A Swiss Miss: Toblerone Chocolate Not Swiss Enough to Sport the Matterhorn

Some things are just inherently Swiss: Oddly useful knives. Accurate timekeeping. Banks that enable wealthy tax dodgers.

Something that no longer fits that description? Toblerone chocolate.

The Illinois-based company that manufactures Toblerone will no longer feature the Matterhorn on its packaging. The company, Modelez International, will also remove the Swiss flag from the candy bar’s wrapping.

The change comes at the behest of Switzerland’s Swissness Enforcement Association, a group that, well, enforces Swissness on behalf of the government.

Switzerland passed a law in 2017 aimed at protecting the uniquely Swiss identity of certain products. For food, the law stipulates that four-fifths of the raw materials that make up a product must come from Switzerland. On top of that, the process that gives a product its unique Swiss identity must occur in Switzerland, according to The Associated Press.

The rules around chocolate are even more specific. While there’s an exception for cocoa, which doesn’t grow in Switzerland, “we think [milk] is really the most important part of the chocolate. It has to be 100 percent from Switzerland,” David Starkle, director of Swissness Enforcement, told the Canadian Broadcasting Corporation in an interview.

an image of toblerone chocolate packages stacked on top of one another

The Matterhorn image on these packages will be replaced by a “modernized and streamlined mountain logo that is consistent with the geometric and triangular aesthetic.” Photo: Shutterstock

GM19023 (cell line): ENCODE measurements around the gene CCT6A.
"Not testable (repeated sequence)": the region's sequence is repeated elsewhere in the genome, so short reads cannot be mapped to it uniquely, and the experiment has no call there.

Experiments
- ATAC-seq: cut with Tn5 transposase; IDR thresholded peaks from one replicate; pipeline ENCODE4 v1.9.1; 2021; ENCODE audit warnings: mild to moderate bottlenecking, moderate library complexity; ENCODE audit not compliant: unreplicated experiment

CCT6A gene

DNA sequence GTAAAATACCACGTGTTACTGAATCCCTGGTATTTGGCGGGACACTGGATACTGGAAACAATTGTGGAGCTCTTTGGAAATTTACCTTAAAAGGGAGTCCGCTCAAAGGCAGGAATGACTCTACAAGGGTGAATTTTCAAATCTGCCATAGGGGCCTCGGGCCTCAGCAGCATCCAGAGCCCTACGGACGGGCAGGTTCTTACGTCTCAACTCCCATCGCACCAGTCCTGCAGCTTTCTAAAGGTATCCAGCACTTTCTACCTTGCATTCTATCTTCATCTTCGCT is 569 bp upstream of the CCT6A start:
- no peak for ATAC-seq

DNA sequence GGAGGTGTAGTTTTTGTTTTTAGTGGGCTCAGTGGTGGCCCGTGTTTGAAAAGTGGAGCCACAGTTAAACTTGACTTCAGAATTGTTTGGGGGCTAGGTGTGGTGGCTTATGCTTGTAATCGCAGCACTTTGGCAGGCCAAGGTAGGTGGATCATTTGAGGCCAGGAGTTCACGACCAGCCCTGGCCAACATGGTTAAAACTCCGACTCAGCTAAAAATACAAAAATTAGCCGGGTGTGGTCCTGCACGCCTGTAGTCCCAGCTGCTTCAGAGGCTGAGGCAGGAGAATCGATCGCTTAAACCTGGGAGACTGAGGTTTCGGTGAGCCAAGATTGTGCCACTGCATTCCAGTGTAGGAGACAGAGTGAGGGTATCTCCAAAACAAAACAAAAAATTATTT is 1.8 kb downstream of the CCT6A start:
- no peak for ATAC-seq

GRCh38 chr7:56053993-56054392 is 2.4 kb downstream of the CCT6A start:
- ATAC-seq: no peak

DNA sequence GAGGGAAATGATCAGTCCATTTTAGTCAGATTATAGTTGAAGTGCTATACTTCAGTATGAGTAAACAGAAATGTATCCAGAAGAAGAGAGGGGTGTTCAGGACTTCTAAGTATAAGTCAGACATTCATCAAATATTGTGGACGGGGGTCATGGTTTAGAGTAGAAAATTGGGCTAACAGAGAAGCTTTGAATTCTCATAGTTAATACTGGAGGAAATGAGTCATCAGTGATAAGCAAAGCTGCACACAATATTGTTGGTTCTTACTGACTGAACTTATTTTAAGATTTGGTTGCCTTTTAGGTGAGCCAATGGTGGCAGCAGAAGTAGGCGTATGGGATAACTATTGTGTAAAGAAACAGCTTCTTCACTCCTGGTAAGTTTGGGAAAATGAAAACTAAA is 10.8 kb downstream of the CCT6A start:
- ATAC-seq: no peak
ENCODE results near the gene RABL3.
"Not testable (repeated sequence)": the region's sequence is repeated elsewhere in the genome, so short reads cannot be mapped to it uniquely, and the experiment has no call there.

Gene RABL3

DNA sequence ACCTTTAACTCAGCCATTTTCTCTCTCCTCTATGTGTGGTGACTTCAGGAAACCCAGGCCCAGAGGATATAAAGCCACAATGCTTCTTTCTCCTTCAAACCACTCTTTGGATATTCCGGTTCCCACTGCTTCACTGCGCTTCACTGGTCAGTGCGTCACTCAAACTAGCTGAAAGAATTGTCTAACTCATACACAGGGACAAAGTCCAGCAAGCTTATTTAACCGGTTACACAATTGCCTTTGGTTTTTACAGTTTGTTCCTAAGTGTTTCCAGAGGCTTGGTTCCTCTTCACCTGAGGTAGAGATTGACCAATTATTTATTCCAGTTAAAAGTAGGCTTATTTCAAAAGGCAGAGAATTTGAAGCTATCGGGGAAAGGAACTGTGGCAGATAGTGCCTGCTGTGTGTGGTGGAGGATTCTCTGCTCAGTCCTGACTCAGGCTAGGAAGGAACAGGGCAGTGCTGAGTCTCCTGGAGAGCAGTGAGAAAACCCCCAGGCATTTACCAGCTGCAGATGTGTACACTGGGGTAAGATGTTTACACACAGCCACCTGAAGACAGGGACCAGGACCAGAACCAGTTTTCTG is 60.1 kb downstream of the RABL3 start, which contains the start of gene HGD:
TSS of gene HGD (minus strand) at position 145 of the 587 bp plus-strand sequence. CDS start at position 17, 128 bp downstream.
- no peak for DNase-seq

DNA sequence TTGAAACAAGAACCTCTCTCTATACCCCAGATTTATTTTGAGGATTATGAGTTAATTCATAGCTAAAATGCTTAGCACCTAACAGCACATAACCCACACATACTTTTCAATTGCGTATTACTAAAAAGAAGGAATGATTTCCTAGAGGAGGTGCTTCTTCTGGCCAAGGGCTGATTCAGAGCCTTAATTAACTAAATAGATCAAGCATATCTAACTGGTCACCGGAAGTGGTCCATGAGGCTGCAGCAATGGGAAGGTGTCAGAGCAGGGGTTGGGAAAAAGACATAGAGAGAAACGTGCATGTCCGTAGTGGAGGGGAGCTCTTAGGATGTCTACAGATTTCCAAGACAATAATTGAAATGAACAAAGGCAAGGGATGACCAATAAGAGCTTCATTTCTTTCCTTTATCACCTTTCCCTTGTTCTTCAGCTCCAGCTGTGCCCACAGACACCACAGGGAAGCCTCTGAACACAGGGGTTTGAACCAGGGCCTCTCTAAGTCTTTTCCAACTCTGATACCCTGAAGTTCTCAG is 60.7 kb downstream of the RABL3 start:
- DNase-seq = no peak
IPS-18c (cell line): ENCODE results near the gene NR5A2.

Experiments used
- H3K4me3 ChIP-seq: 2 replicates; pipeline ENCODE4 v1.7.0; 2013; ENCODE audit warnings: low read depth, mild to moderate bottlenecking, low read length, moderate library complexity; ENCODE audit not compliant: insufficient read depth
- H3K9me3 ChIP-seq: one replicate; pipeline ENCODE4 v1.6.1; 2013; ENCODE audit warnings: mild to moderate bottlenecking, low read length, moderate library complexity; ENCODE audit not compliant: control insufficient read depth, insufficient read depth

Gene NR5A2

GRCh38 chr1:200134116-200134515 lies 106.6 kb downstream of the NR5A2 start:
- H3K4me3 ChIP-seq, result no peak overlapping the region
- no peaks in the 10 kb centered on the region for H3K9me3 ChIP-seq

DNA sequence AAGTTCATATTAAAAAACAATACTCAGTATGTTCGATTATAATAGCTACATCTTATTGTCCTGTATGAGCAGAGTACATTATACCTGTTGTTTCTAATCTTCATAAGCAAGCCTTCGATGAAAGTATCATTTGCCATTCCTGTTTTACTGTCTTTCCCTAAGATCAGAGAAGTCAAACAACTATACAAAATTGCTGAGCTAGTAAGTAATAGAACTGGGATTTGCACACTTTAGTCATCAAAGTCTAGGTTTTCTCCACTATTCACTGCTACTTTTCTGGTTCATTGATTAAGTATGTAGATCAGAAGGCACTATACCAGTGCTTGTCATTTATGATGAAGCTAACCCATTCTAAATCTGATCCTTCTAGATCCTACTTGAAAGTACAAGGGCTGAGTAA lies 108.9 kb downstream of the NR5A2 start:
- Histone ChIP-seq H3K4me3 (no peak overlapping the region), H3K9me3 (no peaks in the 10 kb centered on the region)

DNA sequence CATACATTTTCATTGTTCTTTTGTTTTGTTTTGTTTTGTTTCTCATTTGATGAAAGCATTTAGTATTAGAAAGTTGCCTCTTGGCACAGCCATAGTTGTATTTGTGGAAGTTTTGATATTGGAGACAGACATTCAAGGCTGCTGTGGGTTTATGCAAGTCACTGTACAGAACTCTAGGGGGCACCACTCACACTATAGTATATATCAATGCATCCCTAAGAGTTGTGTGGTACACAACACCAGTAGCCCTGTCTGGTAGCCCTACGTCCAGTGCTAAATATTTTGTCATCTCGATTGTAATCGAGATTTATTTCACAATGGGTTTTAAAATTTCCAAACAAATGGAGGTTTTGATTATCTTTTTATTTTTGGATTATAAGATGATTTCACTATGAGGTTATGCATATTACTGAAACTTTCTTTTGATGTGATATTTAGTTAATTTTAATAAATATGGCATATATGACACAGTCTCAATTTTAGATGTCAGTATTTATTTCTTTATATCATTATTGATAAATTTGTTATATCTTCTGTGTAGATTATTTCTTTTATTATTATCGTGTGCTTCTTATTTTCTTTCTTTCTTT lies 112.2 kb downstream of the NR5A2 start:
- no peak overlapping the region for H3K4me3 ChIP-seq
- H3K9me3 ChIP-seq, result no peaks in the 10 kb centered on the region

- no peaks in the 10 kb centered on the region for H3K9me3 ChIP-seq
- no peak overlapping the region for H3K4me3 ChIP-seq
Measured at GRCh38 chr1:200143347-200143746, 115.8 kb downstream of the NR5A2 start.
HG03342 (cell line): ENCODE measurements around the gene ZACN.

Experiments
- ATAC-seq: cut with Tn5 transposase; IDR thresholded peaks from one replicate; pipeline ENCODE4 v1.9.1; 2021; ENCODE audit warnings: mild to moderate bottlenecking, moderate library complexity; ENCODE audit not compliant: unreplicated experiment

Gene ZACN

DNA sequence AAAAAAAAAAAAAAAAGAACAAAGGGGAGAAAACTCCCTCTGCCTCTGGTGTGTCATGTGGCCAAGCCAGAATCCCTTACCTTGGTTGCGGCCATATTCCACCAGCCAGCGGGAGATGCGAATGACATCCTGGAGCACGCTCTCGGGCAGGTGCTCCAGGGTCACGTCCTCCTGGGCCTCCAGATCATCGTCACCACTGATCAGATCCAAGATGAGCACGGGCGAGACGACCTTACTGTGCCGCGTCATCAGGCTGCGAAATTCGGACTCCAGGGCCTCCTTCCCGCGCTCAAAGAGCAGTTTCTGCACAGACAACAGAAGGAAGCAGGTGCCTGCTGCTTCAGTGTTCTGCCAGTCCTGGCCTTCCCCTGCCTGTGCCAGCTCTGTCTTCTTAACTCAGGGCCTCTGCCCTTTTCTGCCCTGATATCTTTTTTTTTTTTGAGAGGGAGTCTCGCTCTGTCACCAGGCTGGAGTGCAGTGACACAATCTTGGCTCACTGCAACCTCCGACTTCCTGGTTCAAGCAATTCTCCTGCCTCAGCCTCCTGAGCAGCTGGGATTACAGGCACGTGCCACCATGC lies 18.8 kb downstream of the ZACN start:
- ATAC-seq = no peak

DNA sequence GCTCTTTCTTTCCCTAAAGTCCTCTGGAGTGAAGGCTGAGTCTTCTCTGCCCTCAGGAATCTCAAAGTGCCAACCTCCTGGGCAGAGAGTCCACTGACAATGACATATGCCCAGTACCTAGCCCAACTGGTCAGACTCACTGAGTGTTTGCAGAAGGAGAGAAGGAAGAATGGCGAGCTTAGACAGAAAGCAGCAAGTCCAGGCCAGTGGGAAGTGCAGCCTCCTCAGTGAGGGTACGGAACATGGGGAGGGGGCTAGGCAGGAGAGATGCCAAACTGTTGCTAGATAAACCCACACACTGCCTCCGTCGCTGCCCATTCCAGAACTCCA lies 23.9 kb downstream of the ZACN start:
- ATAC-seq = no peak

Modelez ran afoul of the law in June of last year after announcing that it was moving elements of its production operation out of Switzerland and into Bratislava, Slovakia. Starkle and company weren’t having that, so Modelez began taking steps to change Toblerone’s packaging.

The Matterhorn had to go. But is there a similarly iconic Slovakian mountain ready to fill the gap? If there is, Modelez isn’t going to use it.

“The redesign of the packaging introduces a modernized and streamlined mountain logo that is consistent with the geometric and triangular aesthetic,” Mondelez spokesperson Livia Kolmitz told the AP in an email.

So the next time you climb a “triangular” mountain, recall the story of Toblerone: a chocolate bar whose once iconic Swiss identity is now — like a certain cheese — full of holes.

Andrew Marshall

Andrew Marshall is an award-winning painter, photographer, and freelance writer. Andrew’s essays, illustrations, photographs, and poems can be found scattered across the web and in a variety of extremely low-paying literary journals.
You can find more of his work at www.andrewmarshallimages.com, @andrewmarshallimages on Instagram and Facebook, and @pawn_andrew on Twitter (for as long as that lasts).